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API basics

This section contains everything you should know to use the Onna Platform API. You can find requirements, standards, and other technical details.


To use the API, you must meet the following requirements:


Our API follows REST principles and adheres to the OpenAPI 3.0.1 Specification (OAS). This documentation assumes you're familiar with this standard.

API server

All endpoints of the API are relative to the base URL, which also includes the version number.

For example, the workspaces endpoint refers to
server URL version endpoint

The URL also includes the API version. For more information, see Versioning.


All requests to the API must be made using HTTPS.

Additionally, all requests require you to be authenticated, except for the endpoints to ping the API and to obtain the authentication token. For more information, check the authentication article.


This API uses semantic versioning to ensure that your client doesn't break. The version is declared in the URL so that you can lock to a specific one by prefix the URL.

For example, you can make a request to /v1/ping to use the version 1 of the /ping endpoint.

When the version declared in the URL is not supported, you will receive a 400 response.

Date and time format

This API supports dates and times in ISO 8601 format.

HTTP Methods

GETFor retrieval of information about your account, workspaces, or folders and resources.
DELETETo delete a resource, the DELETE method should be used.
PUTTo update the information about a resource.
PATCHSome resources support partial modification. In these cases, the PATCH method is available.
POSTTo create a new object, your request should specify the POST method.
HEADTo retrieve metadata information, you should use the HEAD method to get the headers.


This API uses cursoring to divide large sets of results in multiple pages.

When a cursor value is returned in a response, you can append it as a query parameter to the following request to retrieve the remaining results.

For example:

"items": [
"@name": "myworkspace1234",
"title": "Acmecorp's workspace 1",
"@uid": "ceba1ee161374fcab030e3dce148920c",
"@name": "myworkspace5678",
"title": "Acmecorp's workspace 2",
"@uid": "ceba1ee161374fcab030e3dce148920c",
"cursor": "2022-02-22 11:11:11.12345//d3m0d3m0d3m0d3m0d3m0d3m0d3m0d3m0"

You can use the cursor value to request the remaining results. For example:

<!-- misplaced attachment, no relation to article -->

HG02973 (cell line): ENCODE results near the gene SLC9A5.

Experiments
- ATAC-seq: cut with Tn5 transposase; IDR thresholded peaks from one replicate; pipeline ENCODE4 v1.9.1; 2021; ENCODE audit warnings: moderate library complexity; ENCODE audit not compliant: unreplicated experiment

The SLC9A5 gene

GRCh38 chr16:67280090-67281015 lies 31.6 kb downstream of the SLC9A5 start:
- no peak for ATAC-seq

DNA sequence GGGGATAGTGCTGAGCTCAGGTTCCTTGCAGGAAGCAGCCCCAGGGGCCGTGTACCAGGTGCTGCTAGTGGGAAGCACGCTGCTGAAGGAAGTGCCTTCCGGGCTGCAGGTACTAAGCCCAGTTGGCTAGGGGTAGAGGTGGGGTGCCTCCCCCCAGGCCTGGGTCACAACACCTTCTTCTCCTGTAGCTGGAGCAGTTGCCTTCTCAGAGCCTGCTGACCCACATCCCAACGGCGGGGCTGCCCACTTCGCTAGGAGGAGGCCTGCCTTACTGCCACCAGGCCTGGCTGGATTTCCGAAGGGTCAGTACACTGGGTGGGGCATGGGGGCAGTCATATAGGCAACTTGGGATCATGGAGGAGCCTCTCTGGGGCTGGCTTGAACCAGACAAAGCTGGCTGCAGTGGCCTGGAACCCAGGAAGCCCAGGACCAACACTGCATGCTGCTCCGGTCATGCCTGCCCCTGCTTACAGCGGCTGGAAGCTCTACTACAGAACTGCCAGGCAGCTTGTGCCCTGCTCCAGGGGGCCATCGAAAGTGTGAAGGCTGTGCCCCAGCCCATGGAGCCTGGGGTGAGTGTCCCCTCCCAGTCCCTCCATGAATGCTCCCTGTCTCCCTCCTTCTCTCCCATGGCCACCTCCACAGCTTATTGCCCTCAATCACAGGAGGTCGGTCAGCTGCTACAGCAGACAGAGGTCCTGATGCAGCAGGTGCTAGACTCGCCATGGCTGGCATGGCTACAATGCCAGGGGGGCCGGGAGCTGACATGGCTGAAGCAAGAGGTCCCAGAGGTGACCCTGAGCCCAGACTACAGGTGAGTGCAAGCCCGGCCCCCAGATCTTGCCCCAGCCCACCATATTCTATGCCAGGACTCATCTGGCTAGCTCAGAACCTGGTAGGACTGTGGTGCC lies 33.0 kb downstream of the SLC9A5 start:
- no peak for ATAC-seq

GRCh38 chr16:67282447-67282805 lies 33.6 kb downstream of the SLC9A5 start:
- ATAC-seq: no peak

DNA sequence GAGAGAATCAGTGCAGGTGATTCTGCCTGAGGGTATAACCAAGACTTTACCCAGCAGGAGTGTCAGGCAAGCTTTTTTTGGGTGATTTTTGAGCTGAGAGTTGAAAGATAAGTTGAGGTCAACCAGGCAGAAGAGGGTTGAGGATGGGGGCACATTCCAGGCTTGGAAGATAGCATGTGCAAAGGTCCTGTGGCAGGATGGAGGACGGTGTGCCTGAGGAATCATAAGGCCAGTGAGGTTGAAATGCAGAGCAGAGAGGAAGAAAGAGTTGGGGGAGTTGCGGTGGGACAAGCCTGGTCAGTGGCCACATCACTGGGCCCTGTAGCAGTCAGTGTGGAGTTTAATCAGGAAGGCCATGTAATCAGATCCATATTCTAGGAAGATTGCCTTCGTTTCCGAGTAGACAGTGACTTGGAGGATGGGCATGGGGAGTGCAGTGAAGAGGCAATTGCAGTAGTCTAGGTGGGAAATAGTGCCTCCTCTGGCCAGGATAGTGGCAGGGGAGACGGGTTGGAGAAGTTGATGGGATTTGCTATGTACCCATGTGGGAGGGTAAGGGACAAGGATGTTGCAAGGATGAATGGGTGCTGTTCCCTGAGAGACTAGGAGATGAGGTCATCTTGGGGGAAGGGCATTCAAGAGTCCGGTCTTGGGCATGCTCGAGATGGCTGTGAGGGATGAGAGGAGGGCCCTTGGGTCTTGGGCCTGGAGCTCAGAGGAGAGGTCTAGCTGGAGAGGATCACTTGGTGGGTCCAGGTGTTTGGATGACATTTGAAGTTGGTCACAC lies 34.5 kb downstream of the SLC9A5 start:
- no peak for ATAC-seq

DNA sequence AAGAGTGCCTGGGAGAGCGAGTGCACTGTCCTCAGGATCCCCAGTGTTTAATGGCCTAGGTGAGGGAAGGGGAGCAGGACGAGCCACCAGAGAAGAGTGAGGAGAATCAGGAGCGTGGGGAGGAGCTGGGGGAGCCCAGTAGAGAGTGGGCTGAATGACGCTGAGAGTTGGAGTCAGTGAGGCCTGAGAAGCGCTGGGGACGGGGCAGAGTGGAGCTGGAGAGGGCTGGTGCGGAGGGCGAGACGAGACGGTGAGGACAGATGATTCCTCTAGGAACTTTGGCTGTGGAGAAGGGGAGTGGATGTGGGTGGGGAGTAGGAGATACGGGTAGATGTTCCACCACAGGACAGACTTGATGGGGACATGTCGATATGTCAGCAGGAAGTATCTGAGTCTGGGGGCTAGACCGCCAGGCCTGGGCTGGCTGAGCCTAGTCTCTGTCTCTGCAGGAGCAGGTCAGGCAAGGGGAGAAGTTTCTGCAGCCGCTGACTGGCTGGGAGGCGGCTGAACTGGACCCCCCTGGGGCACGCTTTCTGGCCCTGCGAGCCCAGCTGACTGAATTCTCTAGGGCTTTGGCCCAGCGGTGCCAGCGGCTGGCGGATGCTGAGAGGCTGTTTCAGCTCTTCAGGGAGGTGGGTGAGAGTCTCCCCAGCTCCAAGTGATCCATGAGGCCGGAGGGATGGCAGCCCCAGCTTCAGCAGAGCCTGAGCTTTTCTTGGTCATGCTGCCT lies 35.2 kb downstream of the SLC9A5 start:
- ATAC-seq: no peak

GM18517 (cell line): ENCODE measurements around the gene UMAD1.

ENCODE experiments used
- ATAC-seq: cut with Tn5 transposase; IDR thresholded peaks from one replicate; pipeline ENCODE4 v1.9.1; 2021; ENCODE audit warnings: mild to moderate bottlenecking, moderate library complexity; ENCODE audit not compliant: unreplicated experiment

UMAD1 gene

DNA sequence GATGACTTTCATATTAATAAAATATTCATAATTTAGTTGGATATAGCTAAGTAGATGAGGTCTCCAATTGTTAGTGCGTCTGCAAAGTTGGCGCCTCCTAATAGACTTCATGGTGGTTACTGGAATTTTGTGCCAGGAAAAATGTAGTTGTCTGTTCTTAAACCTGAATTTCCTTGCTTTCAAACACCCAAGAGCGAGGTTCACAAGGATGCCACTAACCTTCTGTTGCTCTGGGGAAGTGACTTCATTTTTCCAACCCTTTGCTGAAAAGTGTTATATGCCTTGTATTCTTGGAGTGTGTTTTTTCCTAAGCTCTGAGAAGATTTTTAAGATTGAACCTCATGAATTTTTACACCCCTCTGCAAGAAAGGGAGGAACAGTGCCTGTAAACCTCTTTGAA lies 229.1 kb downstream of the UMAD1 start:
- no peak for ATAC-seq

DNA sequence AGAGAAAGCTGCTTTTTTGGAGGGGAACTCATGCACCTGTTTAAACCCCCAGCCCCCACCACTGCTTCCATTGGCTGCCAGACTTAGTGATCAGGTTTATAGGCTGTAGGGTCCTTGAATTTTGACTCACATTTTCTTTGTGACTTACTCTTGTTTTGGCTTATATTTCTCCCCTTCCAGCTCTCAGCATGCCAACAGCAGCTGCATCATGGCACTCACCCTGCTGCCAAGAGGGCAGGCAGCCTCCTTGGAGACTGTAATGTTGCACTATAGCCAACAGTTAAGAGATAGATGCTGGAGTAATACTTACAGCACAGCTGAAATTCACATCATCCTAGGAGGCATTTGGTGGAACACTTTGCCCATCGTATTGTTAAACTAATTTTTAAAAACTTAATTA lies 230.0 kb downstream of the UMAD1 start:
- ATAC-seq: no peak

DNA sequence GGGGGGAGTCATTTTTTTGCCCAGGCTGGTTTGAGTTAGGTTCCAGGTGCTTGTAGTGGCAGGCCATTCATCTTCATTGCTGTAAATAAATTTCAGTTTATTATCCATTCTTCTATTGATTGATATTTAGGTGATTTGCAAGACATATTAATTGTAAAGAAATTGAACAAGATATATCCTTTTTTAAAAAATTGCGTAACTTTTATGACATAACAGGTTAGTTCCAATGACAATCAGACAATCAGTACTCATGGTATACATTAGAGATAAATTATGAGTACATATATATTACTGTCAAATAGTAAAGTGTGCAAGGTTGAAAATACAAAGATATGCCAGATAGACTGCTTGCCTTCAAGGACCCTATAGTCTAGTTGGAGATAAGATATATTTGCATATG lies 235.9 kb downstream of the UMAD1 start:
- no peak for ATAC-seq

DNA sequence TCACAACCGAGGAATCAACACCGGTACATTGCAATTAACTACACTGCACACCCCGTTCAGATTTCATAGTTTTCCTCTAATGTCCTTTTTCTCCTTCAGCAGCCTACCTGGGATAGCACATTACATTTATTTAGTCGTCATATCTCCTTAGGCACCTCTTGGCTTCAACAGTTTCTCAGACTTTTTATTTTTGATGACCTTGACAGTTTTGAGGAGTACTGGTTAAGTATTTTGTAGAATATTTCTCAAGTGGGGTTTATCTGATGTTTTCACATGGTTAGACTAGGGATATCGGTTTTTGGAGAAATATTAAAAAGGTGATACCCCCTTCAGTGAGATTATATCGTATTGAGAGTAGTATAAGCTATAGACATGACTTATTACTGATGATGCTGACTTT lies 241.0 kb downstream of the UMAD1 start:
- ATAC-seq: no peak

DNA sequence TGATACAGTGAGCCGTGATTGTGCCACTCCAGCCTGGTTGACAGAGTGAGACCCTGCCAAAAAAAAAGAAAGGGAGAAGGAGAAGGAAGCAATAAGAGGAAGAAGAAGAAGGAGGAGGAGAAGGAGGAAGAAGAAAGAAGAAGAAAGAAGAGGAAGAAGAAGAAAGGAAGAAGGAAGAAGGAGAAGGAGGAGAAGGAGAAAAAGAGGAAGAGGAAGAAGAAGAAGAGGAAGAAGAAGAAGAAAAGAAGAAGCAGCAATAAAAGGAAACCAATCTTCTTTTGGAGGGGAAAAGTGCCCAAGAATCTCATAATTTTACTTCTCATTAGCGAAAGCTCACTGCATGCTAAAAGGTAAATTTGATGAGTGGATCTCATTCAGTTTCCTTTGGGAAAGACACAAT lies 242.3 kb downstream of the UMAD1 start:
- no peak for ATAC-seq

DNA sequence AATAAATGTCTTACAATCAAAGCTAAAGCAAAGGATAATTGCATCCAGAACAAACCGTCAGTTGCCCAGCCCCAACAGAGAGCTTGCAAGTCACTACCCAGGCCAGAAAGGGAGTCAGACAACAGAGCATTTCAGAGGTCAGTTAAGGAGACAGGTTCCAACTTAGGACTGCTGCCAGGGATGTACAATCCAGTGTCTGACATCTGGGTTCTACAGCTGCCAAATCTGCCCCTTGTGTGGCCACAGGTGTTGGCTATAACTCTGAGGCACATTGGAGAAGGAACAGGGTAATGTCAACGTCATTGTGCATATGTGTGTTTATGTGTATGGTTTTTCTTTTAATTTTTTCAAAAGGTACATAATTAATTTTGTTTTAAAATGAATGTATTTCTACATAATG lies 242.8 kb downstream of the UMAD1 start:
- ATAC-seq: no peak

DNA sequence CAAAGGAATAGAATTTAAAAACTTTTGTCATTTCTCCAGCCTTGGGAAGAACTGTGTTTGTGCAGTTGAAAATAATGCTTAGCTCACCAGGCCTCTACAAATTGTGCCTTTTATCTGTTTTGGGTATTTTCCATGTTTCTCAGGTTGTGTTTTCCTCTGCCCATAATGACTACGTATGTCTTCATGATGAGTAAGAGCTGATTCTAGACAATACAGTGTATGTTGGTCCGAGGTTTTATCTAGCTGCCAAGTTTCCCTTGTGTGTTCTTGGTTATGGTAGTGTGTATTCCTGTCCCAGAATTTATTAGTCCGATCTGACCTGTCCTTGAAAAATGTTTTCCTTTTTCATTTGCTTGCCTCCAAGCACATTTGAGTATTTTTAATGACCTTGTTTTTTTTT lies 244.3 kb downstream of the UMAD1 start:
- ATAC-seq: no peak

curl --location --request GET " 11:11:11.12345//d3m0d3m0d3m0d3m0d3m0d3m0d3m0d3m0" \

The cursor can also return a value of null. That happens in two scenarios:

  • When you see null in the first response, it means that all the results fit into one page
  • When you see null in a later response, it means that you got to the end of the results


When interacting with the API, there are 4 ways to pass parameters in your requests.

Header parameters

Header parameters are passed JSON-object key-value pairs in requests to create or update objects, to ensure that requests are interpreted correctly.

curl -H "Authorization: Bearer YOUR_TOKEN" \
-H "Content-Type: application/json" \
-d "{"name": "My workspace"}" \
-X POST ""

Some notable header parameters in your header requests are:


Use this parameter to declare your content type. Depending on the object, use the following values:

  • application/json when you're creating resources from non-raw data. For more information, see Resource types
  • application-octet-stream when you're creating resources from raw data. We use the [TUS] upload protocol, which requires this content type. For more information, see Raw files


All requests to our API must be authenticated with a bearer token. Use this parameter to pass your bearer token and ensure your requests are authorized correctly.

For more information, see Authentication.

Query parameters

Query parameters are often used to filter the results of a GET request and are passed as standard query attributes. For example, cursor is a common query parameter. When passing query parameters:

  • Include them to your request's URI with question mark (?) at the end of the URI
  • Set each attribute with an equal sign (=)
  • Separate multiple attributes with an ampersand (&)
curl -H "Authorization: Bearer YOUR_TOKEN" \
-X GET \
" 11:11:11.12345//d3m0d3m0d3m0d3m0d3m0d3m0d3m0d3m0"

Alternatively, you can use tools like curl to simplify the creation of your URI or use the -F flag to pass the key and value as an argument. If you use the latter, ensure the argument is a quoted string and the attribute is set to a value with an equal sign (=).

Path parameters

Path parameters are used to read resources with variable IDs. For example, if you want to read a folder, you can send a GET request to /folders/{id}, where {id} is the unique ID of the folder.

Body parameters

Bodies are reserved for data, metadata, and other attributes. Body parameters are passed as JSON objects when creating or updating your resources. Each resource has its own set of attributes and its own structure.

For more information, see our API reference.

Supported file formats

You can ingest many types of resources, including raw files.

We support the most common file types and our UI is capable of rendering most of them. Other non-raw resources are also rendered in the UI.

For more information, see Resource types.